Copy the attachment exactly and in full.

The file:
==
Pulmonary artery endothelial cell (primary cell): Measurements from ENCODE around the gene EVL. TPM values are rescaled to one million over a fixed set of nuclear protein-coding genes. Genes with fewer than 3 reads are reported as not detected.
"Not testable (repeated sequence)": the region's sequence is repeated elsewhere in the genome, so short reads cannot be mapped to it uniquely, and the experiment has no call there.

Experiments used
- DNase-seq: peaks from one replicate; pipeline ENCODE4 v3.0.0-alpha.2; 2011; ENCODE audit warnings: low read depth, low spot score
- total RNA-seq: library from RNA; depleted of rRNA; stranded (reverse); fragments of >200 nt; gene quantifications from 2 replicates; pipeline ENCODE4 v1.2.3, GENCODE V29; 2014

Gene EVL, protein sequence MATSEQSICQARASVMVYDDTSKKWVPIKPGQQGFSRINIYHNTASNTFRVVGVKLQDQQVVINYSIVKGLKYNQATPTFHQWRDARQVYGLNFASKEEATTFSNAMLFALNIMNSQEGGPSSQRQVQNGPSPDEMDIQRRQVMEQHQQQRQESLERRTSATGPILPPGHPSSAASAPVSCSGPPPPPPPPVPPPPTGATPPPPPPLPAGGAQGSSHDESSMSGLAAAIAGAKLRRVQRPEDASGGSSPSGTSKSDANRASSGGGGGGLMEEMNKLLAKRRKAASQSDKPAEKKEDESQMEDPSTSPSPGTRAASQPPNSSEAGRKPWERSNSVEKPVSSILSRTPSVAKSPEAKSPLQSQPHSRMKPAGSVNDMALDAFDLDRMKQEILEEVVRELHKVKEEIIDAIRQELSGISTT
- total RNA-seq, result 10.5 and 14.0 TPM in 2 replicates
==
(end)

Pulmonary artery endothelial cell (primary cell): Measurements from ENCODE around the gene EVL. TPM values are rescaled to one million over a fixed set of nuclear protein-coding genes. Genes with fewer than 3 reads are reported as not detected.
"Not testable (repeated sequence)": the region's sequence is repeated elsewhere in the genome, so short reads cannot be mapped to it uniquely, and the experiment has no call there.

Experiments used
- DNase-seq: peaks from one replicate; pipeline ENCODE4 v3.0.0-alpha.2; 2011; ENCODE audit warnings: low read depth, low spot score
- total RNA-seq: library from RNA; depleted of rRNA; stranded (reverse); fragments of >200 nt; gene quantifications from 2 replicates; pipeline ENCODE4 v1.2.3, GENCODE V29; 2014

Gene EVL, protein sequence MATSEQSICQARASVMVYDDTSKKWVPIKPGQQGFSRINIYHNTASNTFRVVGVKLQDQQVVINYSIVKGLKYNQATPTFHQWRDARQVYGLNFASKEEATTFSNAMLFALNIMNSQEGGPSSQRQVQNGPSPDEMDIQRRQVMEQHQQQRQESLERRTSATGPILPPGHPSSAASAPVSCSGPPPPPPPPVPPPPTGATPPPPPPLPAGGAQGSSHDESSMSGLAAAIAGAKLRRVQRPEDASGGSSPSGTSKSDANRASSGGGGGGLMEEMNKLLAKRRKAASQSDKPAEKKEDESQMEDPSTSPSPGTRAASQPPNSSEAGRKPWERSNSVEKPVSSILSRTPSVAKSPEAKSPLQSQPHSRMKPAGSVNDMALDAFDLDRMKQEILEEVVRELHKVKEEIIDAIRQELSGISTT
- total RNA-seq, result 10.5 and 14.0 TPM in 2 replicates